Step 1 of ODDER Being: Own Your Uniqueness

Living your best life starts with accepting who you are

by | Dec 11, 2023

A bowl with the word You on it, a shelf with different pots (every single one containing a character trait) and a pot with the trait 'Doesn't like surprises' open, sprinkling into the bowl.

 In the 3rd grade of high school [1] , I had to declare my major and extra subjects, with at  least 1 classical language: either Latin or Ancient Greek. Truthfully, I’ve always preferred Ancient Greek. I loved our teacher, with his dry humor, and I loved how the grammar actually made sense (sorry, Latin). I was the only one in our grade. Out of the twenty-something students, not a single one picked Ancient Greek. And even though by then I had firmly established myself as a misfit, I still didn’t feel like choosing Greek was an option. So despite my personal preferences, I checked “Latin” on the major form.

It took me about a year (and a lot of cutting class) to accept that I genuinely, passionately hated Latin. Luckily, my dean still allowed me to switch to Greek. 

I wish I could say I took the lesson to heart and never again made choices that didn’t work for me personally, but I’d be lying. These days, I’m doing better. Not perfect, but better. My life is far from conventional, and I’m doing the things that work for me. And the main reason why I founded Odder Being is because I want to help others who are stuck in that place of knowing the life the live doesn’t quite fit them and are slowly coming to the realization that it’s alright to turn things around.

Being different is… normal

ODDER is actually an acronym, and today we’ll talk about the O: Owning who you are.

Here’s the problem: we are naturally creatures of imitation. Monkey sees, monkey does. Instinctively, we tend to make choices we see around us (this is why it’s so hard to truly break free from your background). It’s what we consider ‘normal’, and ‘normal’ quickly becomes ‘the right thing to do’. If everyone around you goes to church, it’s likely initially you will, too. The same applies if everyone around you goes to college, or gets married, or lives in the suburbs. For all of our cries of individuality, we often struggle to truly be ourselves (as witnessed by my Latin fiasco).

But just because there’s a majority with common choices, doesn’t mean we’re all equal. And it certainly doesn’t mean that all (or any) parts of your cultural ‘normal’ should work for you.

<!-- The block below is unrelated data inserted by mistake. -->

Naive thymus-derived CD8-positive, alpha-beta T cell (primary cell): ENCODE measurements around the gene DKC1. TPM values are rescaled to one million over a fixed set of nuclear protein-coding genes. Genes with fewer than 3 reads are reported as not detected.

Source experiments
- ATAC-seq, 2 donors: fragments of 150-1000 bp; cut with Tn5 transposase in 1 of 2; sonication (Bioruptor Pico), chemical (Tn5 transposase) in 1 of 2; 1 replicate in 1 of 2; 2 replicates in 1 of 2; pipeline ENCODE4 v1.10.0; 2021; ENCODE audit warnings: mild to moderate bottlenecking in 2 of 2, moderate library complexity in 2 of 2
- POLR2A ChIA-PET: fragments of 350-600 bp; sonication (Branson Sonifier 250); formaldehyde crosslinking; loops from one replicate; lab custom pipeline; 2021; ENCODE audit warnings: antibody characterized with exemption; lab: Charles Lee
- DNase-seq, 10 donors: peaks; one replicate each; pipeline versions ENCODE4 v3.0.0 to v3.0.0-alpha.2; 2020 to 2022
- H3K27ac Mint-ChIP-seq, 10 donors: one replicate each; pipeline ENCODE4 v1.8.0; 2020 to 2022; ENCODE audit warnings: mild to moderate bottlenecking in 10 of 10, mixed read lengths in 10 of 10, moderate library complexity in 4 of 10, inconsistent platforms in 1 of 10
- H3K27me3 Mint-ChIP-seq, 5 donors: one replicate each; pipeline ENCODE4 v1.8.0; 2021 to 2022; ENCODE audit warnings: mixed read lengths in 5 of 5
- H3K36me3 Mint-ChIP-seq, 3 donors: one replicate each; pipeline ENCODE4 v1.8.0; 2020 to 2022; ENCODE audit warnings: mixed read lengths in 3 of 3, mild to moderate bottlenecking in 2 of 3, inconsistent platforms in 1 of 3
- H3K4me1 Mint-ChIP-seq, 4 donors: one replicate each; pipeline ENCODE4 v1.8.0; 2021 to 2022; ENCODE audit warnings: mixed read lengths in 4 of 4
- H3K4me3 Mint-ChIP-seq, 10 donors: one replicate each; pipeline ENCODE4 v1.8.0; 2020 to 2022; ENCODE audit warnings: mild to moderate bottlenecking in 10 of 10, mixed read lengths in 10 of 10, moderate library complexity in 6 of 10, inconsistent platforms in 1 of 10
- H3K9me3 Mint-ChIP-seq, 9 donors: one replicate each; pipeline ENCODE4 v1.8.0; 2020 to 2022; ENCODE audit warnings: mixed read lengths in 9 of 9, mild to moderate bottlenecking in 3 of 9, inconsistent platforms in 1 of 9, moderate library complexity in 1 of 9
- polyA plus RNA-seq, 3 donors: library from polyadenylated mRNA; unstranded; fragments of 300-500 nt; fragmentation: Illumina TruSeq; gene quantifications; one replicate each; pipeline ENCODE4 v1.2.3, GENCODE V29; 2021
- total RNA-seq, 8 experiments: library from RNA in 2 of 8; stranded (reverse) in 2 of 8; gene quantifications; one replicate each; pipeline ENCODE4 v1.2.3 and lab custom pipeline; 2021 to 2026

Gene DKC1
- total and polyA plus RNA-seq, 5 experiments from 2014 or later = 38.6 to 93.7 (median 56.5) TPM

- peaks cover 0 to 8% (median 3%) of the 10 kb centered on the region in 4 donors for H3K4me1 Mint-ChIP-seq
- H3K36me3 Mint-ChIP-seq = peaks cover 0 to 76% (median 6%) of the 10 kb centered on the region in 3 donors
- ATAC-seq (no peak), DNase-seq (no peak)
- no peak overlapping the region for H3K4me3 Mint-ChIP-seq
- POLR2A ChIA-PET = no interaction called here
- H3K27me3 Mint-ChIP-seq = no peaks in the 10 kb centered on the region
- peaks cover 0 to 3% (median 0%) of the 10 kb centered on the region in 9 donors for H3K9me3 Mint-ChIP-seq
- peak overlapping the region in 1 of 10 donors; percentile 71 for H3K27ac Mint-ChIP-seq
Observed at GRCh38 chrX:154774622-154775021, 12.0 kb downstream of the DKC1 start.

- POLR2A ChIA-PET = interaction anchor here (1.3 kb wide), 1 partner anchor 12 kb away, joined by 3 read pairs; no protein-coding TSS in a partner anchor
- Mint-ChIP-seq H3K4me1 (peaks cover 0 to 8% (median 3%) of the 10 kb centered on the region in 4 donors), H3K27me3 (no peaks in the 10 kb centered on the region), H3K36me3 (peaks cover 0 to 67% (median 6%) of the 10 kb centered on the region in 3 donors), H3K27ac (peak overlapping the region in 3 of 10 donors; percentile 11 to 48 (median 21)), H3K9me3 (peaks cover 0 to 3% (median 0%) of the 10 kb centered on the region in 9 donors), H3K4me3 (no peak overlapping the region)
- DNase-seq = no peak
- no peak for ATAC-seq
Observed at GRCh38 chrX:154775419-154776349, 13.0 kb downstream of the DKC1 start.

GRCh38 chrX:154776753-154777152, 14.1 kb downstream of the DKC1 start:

Owning who you are starts by embracing the fact that you are unique. Not the special snowflake variety of being unique. Being one of a kind. Sure, you share traits with others, but there is not a single person with whom you share every single one of them. No matter how much you have in common, there are always differences. And these differences may mean that your dream life won’t look quite the same as theirs.

To accommodate for this, every life needs to be designed for the unique person living it. Your life needs to be designed for you, by you.

 

Try This

Here’s a quick exercise to help you get clear on your unique traits:

  1. Write down at least 5 parts of your identity: who you feel you are. Do this by finishing this sentence: I’m a … / I’m an… / I’m … (so for me, this might look like “I’m Dutch, I’m a woman, I’m neurodivergent, I’m an entrepreneur, I’m polyamorous”). 
  2. For every part, think of groups who share the same identity aspect (so in my case, other Dutch people, other women, and so on). Write down what traits, values, interests, and life choices you share with most people in these groups.
  3. Now, write down in what way your traits, values, interests, and life choices are different from theirs.

For me, this is what it might look like:

  1. I’m an entrepreneur.
  2. When I think about most of the other entrepreneurs I know, I share their creativity and craving for freedom.
  3. I’m different from most entrepreneurs in that I’m probably more risk-averse, and less money-driven.

You’ve now completed the first step of choosing an ODDER life, Owning who you are. In the next step, we’re going to focus on the D of Designing your tailor-made life. 

[1] In the Dutch schooling system, which I was part of, you’re 14-15 years old (comparable with Freshman year in the US, I think?)